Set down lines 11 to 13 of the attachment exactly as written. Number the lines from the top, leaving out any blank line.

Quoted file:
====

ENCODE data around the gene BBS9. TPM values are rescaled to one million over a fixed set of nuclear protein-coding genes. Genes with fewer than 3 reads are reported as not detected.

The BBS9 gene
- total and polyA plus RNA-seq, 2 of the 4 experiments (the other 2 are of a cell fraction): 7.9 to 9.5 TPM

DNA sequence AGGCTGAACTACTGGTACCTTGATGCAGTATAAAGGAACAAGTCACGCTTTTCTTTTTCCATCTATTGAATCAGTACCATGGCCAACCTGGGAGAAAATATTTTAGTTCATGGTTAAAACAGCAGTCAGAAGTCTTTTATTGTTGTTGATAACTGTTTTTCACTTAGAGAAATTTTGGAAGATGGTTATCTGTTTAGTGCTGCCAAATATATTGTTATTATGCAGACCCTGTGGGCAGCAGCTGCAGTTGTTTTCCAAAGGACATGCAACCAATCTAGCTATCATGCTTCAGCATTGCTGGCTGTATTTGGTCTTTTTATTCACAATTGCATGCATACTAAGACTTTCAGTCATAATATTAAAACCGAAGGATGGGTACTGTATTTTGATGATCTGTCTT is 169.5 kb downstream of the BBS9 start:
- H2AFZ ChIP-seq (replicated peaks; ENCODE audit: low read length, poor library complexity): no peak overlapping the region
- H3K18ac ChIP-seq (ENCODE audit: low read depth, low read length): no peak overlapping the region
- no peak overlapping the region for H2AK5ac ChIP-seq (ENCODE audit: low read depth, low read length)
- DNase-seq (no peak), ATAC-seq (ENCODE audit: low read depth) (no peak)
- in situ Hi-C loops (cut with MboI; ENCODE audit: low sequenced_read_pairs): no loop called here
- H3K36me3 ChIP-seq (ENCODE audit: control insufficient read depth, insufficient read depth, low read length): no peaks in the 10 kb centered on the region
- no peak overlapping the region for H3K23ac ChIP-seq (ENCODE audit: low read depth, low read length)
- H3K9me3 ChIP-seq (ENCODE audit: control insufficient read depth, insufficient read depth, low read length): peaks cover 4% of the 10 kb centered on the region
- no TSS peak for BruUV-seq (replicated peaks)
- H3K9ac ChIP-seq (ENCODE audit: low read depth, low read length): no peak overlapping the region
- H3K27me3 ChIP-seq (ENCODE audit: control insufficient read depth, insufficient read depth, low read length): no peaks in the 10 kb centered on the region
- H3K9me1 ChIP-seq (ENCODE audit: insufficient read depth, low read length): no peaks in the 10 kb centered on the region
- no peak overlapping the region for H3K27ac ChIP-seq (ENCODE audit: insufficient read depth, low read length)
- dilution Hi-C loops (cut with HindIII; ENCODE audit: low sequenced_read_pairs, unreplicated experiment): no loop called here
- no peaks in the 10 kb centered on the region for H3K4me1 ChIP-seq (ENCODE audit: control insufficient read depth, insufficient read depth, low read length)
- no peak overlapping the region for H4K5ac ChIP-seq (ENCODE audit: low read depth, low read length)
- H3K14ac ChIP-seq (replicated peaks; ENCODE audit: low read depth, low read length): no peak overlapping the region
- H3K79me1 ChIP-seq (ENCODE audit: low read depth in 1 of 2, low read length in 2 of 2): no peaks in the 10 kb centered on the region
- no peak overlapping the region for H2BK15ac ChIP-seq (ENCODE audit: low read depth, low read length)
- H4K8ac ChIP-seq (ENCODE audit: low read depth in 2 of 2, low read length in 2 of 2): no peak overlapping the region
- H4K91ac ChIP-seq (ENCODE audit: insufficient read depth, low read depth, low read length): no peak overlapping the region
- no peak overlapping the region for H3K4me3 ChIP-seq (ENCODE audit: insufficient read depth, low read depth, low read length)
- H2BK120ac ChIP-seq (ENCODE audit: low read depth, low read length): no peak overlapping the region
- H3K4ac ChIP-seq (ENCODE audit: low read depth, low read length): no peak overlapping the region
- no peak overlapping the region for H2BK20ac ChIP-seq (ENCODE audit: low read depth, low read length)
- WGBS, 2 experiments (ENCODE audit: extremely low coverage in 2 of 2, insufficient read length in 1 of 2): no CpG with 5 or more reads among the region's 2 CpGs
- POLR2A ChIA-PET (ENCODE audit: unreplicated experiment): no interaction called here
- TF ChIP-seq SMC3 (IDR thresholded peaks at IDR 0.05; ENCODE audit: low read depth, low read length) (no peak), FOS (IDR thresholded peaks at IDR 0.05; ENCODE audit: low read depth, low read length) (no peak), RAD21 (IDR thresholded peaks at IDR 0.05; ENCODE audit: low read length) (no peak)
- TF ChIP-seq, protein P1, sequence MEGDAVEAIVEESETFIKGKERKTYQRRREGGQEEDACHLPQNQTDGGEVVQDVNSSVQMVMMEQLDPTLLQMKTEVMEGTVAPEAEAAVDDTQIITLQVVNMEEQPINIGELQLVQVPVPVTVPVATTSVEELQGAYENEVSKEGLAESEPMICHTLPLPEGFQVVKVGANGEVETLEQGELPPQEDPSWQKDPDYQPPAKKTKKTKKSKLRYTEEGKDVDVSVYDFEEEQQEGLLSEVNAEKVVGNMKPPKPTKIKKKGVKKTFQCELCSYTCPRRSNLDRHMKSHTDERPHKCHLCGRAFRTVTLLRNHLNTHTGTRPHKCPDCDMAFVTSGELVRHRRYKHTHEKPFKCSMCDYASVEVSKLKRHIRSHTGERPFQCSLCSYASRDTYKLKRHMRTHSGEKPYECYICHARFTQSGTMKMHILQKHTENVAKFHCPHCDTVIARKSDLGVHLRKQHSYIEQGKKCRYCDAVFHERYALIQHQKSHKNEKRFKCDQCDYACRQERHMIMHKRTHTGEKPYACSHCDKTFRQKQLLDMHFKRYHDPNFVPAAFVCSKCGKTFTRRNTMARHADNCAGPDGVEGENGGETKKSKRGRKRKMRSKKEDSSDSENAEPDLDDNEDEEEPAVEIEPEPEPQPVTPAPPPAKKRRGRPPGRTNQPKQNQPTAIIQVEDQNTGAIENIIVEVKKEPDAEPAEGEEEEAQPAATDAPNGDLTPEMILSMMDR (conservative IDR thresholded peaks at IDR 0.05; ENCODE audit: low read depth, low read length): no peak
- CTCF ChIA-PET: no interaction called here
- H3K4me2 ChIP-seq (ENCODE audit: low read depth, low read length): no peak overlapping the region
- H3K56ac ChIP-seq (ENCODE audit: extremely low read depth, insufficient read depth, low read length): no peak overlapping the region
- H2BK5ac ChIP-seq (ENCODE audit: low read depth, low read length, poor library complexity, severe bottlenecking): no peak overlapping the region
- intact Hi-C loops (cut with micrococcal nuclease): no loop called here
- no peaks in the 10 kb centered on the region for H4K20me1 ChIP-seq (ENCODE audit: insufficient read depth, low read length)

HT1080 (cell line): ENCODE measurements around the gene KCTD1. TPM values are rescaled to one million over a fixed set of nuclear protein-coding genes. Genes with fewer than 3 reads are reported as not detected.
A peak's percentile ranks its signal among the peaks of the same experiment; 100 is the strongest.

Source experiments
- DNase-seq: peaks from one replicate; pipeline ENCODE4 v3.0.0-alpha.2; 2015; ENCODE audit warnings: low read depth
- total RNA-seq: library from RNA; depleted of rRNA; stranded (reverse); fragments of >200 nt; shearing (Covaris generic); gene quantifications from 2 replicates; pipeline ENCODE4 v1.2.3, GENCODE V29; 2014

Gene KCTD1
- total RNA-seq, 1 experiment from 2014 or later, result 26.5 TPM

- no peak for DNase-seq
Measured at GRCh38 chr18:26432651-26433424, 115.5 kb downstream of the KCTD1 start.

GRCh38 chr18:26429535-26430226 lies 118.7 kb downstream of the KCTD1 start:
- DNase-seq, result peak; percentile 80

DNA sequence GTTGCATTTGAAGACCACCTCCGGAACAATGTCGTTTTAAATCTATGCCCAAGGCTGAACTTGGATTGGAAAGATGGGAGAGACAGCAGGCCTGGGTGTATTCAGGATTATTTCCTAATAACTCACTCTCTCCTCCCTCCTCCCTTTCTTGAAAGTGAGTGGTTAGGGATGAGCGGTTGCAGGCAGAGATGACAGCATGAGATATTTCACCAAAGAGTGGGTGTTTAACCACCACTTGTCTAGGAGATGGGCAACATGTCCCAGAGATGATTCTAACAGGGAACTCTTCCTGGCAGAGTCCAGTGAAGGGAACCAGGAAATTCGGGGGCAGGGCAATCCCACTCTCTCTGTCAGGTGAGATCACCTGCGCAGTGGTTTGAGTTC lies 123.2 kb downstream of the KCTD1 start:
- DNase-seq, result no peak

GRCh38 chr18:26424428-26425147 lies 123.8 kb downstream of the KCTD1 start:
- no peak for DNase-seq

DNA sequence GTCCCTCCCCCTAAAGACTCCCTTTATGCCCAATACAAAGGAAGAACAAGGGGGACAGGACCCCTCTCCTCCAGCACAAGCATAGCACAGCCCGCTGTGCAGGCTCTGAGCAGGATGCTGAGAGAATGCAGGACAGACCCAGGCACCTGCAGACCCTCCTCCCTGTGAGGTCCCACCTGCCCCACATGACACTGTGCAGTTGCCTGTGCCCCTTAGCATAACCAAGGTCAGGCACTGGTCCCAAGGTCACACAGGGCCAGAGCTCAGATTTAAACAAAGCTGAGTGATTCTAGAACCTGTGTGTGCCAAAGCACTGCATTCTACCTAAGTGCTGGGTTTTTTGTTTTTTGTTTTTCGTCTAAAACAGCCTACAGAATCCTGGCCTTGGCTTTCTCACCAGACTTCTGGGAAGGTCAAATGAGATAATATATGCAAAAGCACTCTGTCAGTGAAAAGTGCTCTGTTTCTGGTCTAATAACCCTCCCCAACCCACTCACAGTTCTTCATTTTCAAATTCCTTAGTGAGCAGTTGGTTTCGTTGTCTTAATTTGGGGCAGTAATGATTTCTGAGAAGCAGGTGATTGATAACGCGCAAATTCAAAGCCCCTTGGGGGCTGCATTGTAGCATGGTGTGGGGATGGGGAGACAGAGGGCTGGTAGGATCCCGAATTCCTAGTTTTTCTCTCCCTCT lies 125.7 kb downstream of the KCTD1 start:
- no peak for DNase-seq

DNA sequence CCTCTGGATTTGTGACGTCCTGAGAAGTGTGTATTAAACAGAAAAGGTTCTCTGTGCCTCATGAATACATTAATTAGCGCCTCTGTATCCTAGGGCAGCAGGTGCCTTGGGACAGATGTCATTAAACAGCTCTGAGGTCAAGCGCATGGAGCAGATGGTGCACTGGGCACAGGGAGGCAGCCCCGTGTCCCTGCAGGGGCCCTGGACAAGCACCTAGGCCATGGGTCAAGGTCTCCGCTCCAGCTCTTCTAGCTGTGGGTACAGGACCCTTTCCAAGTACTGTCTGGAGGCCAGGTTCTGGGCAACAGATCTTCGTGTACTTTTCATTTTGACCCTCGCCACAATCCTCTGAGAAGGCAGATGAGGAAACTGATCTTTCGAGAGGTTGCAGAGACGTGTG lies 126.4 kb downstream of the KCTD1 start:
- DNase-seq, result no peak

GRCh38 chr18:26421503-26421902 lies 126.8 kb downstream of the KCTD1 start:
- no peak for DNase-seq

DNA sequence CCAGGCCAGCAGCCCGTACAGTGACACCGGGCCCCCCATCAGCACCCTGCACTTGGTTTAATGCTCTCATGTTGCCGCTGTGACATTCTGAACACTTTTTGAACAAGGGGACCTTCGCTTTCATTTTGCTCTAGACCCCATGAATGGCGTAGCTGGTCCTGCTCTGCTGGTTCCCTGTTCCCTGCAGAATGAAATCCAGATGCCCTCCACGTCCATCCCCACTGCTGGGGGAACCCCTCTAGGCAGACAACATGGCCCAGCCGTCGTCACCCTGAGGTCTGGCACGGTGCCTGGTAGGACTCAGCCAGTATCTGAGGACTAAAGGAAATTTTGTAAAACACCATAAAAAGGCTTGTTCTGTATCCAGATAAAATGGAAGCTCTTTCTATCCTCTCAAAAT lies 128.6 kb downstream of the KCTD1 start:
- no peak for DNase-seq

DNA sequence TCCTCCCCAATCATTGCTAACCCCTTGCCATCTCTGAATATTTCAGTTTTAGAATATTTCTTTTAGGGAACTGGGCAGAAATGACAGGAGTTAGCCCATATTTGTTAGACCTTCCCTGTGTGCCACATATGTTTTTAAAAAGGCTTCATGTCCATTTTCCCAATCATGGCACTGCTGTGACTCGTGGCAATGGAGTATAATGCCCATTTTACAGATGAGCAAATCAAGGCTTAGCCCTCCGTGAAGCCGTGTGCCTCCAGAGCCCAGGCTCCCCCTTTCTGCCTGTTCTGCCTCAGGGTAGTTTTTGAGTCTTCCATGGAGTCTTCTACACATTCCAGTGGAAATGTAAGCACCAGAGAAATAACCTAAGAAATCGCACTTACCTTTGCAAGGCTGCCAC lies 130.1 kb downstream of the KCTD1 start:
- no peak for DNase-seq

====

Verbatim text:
- no peak overlapping the region for H3K23ac ChIP-seq (ENCODE audit: low read depth, low read length)
- H3K9me3 ChIP-seq (ENCODE audit: control insufficient read depth, insufficient read depth, low read length): peaks cover 4% of the 10 kb centered on the region
- no TSS peak for BruUV-seq (replicated peaks)